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Morgan Griffith: Breaking the rules

morgan griffithRules are important. This is a foundational principle in a republic based on democratic principles.

The first vote I cast in the Virginia House of Delegates was against a rules package. I voted no because it did not contain proportional representation for political parties in committee membership, something I believed necessary for good representation. A later assembly adopted my amendments to correct this problem. They remain part of the rules that govern the House of Delegates.

As this Congress began, I opposed another rules package for similar reasons. The rules written for the House of Representatives by the new Democrat majority impair our ability to represent the people who elected us.

The Democrats dropped the requirement that votes to raise taxes must be recorded. In theory, this could allow a tax increase to pass in the dark of night without representatives voting yes or no individually. Perhaps this outcome is unlikely, but the new majority appears to want the option. Republicans must be vigilant to prevent a sneaky tax hike hidden in a bill. (Remember Nancy Pelosi said on the Obamacare bill, “We have to pass the bill so that you can find out what is in it.”)

Another new rule pertains to the debt ceiling. In recent years, Congress had to vote on raising it. They could be tough votes, but when the Federal Government has accumulated over $21 trillion in debt, Members of Congress ought to be forced to consider the debt ceiling and all its implications.

Under the Democrat rules, the House will be considered to have suspended the debt ceiling for the fiscal year whenever it passes a budget resolution, evading a separate debate about the government’s massive debt. The House is deemed to have passed debt limit legislation even before the Senate acts on the budget resolution.

I suspect this rule was added to enable the new majority’s free-spending ambitions while minimizing accountability.

These changes encourage taxing and spending. A rule I fought hard to include in the last Congress to cut spending, in contrast, has been removed. The Holman Rule allowed rank-and-file members to propose amendments to appropriations bills on the floor reducing spending or the number and compensation of federal employees. Apparently, the new majority has limited tolerance for proposals imposing fiscal responsibility.

Some of the rules are not only flawed, but push the limits of the House’s constitutional authority.

I have consistently pushed Congress to reclaim powers from the other two branches that belong to it, but that does not excuse Congress from encroaching on those branches’ rightful prerogatives.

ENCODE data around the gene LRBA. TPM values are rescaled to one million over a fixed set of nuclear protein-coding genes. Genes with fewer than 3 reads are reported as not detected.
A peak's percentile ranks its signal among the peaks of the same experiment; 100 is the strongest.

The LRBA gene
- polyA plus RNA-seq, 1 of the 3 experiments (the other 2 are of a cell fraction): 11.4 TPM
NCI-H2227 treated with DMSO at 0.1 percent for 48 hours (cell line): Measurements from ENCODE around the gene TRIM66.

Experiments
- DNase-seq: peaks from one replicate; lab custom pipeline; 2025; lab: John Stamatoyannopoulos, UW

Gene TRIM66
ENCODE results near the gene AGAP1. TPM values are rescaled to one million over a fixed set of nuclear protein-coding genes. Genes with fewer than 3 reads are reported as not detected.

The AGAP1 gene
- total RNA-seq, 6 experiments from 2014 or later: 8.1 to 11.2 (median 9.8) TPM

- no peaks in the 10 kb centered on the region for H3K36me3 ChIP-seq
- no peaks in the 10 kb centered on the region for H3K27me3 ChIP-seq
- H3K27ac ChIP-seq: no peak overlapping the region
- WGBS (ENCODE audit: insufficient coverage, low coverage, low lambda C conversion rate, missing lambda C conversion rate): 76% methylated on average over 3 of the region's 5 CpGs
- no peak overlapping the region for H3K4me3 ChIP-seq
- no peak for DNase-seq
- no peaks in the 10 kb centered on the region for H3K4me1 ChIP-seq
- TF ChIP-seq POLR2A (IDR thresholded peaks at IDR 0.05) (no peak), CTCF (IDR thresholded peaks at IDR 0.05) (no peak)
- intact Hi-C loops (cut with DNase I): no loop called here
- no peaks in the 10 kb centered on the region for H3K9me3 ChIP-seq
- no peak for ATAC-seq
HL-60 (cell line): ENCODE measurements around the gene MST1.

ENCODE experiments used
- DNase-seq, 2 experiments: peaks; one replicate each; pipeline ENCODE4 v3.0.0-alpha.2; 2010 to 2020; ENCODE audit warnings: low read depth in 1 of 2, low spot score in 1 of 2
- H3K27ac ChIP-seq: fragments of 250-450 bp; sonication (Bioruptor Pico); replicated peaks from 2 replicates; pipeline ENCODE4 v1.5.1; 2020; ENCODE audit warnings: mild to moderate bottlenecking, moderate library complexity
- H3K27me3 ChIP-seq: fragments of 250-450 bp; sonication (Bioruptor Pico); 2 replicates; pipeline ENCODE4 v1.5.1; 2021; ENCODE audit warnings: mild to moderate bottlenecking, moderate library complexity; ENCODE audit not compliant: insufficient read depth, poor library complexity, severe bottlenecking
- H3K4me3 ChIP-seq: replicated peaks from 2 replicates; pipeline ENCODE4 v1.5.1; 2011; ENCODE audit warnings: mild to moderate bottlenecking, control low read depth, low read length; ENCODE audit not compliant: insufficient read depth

That is what the Democrats are doing with their oversight rules. Previously, the Committee on Oversight and Reform was charged with oversight over government functions “with a view to determining their economy and efficiency,” a legitimate task considering the congressional power of the purse. That language is now gone.

Added is authority over the Executive Office of the President, which constitutes a President’s closest advisors giving him confidential advice. Charging the Committee on Oversight and Reform with investigating presidential advisors without any regard to economy and efficiency seems more like a fishing license than constitutional oversight.

Two more changes empower Nancy Pelosi, the former Speaker now returned to power.

The House Speaker possesses considerable authority. It is appropriate that members have a tool to keep her, or anyone in that position, accountable. Such a tool exists in the “motion to vacate the chair” to remove the Speaker. Befitting such a drastic step, such a motion has rarely been filed. The last time was in 2015, and before that, 1910.

Although rarely used, the new majority weakened the motion to vacate by requiring that a majority of a party’s membership support the motion.

Further, as I write this, the House has not yet voted on the part of the rules allowing Nancy Pelosi to sue on behalf of all the American people to defend Obamacare. When people in the Ninth District think about who they want making decisions on their behalf regarding health care, I doubt Pelosi comes to mind.

The rules of the House are supposed to help the legislative process. When changes are made, they should lead toward better processes and thus better outcomes. The rules package of the new majority moves the House in the opposite direction. It is unfortunate that their first actions would be toward increased spending, higher taxes, and diminished accountability.

If you have questions, concerns, or comments, feel free to contact my office.  You can call my Abingdon office at 276-525-1405 or my Christiansburg office at 540-381-5671. To reach my office via email, please visit my website at Also on my website is the latest material from my office, including information on votes recently taken on the floor of the House of Representatives.

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